A majority of Americans support voter identification laws, according to a recent Fox News poll.
In the wake of the 2010 mid-term elections, during which Republicans swept into many state legislatures and governor’s mansions, voter ID requirements became a prominent and divisive issue. Thirty-one states have active voter ID laws, according to the National Conference of State Legislatures.
Proponents—mostly Republican lawmakers and officials—say the measures are necessary to protect the integrity of the voting process. Opponents—mostly Democrats and civil rights activists—argue there is little evidence of voter fraud and that the laws instead unfairly disenfranchise minorities, the young and the elderly.
The Fox News poll, however, found overwhelming support for the laws in almost every demographic including among Democrats and African-Americans.
“Supporters of these laws say they are necessary to stop ineligible people from voting illegally,” the poll asked. “Opponents say these laws are unnecessary and mostly discourage legal voters from voting. What do you think?”
According to the survey, seven in 10 Americans support voter ID laws. Unsurprisingly, 91 percent of Republicans say such laws are necessary. More surprisingly, according to the poll, 55 percent of Democrats share that belief.
Broken down by race, African-American respondents were the least likely to support such measures, at 46 percent. A slim majority, 51 percent, agreed they were necessary for preventing individuals from voting illegally.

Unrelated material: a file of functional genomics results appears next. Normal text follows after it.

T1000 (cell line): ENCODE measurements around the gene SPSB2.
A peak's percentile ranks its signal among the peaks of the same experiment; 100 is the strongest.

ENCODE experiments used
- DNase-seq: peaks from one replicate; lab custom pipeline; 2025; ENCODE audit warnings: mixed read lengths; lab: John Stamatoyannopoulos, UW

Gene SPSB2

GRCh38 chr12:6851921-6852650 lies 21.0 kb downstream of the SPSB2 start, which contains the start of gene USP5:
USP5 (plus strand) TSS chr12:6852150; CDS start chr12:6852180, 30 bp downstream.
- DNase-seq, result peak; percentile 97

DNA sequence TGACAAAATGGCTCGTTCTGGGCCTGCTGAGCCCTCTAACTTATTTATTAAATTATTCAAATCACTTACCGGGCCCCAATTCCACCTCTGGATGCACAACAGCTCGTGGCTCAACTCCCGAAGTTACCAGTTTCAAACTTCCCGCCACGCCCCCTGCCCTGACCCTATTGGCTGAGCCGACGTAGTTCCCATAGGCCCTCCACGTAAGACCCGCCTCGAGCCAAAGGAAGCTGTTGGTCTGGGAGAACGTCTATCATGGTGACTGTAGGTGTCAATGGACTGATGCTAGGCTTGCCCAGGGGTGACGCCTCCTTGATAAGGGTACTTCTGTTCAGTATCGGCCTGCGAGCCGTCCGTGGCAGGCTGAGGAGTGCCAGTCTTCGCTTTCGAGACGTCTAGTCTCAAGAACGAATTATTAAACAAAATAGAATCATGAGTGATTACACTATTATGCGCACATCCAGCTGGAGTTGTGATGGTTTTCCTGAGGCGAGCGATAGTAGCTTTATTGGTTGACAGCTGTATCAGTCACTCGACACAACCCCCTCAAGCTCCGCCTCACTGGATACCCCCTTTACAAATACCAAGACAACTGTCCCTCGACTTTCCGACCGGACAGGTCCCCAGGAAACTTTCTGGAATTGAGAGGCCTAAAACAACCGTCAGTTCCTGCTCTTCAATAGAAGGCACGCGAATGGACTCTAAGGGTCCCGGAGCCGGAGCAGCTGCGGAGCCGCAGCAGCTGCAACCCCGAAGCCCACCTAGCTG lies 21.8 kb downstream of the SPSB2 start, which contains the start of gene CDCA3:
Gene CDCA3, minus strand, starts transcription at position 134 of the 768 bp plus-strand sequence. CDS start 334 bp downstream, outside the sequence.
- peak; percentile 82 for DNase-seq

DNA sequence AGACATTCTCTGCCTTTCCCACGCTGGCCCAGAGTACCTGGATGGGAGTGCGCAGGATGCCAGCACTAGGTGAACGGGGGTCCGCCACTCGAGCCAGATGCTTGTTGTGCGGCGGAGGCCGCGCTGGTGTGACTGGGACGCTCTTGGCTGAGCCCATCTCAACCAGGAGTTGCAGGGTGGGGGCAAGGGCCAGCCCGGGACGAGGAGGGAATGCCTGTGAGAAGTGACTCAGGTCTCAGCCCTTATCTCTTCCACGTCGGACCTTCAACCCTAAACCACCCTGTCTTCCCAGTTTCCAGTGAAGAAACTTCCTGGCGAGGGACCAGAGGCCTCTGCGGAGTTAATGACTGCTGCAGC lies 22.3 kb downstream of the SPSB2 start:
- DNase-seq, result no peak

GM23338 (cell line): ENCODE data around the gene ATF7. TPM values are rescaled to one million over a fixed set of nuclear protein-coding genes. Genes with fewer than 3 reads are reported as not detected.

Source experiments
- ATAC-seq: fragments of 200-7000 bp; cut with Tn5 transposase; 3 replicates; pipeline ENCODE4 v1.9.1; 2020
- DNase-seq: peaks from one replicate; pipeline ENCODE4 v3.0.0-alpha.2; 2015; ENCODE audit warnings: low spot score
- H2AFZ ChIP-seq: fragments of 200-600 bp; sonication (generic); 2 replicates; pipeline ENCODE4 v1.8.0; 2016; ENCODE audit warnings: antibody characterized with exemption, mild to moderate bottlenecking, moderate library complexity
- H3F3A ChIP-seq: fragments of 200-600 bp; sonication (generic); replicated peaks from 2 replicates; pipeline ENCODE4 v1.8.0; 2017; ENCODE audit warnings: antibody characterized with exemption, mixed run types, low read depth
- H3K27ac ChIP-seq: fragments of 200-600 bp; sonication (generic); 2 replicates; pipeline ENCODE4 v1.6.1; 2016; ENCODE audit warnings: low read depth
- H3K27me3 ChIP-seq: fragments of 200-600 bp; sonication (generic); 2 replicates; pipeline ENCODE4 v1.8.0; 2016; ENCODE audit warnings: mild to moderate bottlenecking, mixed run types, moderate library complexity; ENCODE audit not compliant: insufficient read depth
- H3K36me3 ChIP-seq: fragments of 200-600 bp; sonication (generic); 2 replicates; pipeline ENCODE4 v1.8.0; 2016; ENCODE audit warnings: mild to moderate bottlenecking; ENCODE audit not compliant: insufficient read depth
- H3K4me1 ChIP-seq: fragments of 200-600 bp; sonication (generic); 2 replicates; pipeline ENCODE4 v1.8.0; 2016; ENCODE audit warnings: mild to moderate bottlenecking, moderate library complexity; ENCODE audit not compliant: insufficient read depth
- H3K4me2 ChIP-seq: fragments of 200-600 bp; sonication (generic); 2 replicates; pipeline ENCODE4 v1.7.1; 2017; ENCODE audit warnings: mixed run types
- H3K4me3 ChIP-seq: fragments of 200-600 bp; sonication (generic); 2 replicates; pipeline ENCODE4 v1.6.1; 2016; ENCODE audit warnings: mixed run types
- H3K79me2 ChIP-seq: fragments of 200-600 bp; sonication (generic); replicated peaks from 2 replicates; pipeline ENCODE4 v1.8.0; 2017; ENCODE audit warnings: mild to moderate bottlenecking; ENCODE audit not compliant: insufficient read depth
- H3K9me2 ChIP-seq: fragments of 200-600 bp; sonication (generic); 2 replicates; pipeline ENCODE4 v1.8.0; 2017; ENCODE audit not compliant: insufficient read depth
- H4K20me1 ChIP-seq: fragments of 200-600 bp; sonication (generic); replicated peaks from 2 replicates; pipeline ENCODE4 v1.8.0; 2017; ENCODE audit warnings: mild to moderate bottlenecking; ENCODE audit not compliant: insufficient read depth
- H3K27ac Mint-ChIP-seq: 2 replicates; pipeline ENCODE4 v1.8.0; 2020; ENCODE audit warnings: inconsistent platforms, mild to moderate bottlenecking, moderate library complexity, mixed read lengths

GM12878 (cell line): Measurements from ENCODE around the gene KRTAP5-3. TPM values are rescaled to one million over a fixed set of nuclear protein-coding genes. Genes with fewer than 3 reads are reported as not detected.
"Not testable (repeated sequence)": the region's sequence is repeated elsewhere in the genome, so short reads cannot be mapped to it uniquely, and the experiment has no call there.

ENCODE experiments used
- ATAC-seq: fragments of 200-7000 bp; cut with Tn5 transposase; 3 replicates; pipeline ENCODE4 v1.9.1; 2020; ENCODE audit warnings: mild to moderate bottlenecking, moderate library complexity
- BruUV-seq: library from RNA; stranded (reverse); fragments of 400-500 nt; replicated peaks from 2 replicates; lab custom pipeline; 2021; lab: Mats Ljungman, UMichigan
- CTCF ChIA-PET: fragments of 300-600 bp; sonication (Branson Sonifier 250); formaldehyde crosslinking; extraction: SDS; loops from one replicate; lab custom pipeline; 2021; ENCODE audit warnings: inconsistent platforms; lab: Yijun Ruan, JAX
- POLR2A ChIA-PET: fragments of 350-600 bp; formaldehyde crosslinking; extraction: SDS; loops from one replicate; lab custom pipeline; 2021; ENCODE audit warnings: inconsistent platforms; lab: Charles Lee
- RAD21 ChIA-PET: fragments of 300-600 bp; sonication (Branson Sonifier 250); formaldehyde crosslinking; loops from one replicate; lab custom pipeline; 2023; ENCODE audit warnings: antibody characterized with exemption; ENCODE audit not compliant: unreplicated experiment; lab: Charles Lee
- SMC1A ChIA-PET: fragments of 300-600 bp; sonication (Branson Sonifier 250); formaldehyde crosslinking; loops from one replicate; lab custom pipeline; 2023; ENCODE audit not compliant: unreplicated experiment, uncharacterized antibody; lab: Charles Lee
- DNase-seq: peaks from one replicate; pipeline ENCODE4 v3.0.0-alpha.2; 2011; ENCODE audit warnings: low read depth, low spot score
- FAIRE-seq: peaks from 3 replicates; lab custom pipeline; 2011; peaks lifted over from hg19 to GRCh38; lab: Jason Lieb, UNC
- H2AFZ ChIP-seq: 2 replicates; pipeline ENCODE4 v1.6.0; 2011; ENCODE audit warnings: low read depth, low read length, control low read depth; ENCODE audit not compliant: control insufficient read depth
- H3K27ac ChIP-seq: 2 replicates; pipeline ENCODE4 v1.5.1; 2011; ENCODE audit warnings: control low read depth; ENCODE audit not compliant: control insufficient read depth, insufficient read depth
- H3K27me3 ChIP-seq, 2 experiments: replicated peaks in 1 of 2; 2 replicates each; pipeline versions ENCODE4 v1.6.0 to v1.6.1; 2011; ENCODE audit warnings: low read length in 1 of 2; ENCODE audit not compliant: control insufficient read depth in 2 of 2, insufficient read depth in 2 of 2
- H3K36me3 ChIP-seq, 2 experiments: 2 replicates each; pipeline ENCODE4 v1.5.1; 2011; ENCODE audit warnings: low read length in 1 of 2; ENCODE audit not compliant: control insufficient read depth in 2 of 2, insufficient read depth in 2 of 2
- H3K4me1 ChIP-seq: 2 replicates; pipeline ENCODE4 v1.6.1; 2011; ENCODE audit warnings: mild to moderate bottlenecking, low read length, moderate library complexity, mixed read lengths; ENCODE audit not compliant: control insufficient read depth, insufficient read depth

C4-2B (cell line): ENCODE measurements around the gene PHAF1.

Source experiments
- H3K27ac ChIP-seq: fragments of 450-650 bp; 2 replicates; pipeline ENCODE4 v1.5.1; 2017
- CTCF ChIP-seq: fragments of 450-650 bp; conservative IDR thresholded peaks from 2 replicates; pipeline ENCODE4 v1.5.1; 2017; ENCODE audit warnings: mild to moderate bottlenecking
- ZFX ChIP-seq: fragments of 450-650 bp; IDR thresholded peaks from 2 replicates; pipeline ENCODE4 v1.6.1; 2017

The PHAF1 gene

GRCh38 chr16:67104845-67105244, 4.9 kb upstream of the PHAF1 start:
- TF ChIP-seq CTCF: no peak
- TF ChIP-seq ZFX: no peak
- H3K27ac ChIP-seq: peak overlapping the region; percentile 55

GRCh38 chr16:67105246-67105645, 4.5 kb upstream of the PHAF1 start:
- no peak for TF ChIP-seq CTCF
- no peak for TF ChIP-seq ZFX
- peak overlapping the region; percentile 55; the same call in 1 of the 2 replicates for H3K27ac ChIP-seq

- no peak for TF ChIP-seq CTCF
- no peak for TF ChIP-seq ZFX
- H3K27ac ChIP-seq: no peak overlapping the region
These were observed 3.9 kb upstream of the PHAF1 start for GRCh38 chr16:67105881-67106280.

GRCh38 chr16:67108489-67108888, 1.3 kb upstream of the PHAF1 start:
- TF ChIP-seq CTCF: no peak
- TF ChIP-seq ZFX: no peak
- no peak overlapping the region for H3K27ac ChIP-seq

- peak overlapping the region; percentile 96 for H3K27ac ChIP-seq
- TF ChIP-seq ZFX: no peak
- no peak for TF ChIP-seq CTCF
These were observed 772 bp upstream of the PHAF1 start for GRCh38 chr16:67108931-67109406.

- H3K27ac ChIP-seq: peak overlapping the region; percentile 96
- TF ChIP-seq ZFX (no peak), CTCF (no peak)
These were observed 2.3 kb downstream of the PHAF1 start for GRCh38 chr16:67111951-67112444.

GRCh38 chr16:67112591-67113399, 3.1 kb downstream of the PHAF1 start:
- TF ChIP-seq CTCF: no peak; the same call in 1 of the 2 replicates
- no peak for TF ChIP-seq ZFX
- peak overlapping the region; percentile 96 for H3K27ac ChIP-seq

The Republican Party has lauded the poll as a sign it is on the right path.
“While the media wants to characterize voter ID laws as an affront to Black Americans, this poll shows the Republican Party and the majority of Black voters are on the same side of this issue,” Orlando Watson, the Republican National Committee’s communications director for Black media, said in a statement.
That assessment may be a bit hasty, political analyst Jason Johnson told the AFRO.
“Do I believe these are the results they got? Sure,” he said. “Do I believe these results are indicative of what the majority of people think? Not at all.”
Polls can be malleable, therefore credence is usually given to a finding when two or three polls and different surveys conducted by different persons or organizations reach the same conclusion, said Johnson, a political science and communications professor at Hiram College in Ohio. A poll that arrives at a particularly divergent opinion should be viewed with skepticism, he said.
“You can’t believe the outlier,” Johnson said.
In the case of the FOX poll, the outcome among Democrats and Blacks in particular, “doesn’t seem to pass the smell test,” the political analyst said.
The manner in which the questions were framed also raises some concern, he added.
“There were a lot of leading questions about voter ID laws, Benghazi and other issues that were worded in a way that would lead people to answer in a particular way,” Johnson said.
In the case of voter ID laws, for example, those measures are taken out of the broader context of voter suppression efforts such as cuts to early voting, same-day registration and the like which could change the way people respond.
“The whole question is rigged in a way to prime people to think about voter fraud especially since it doesn’t mention that there aren’t a lot of cases of voter fraud,” Johnson said.
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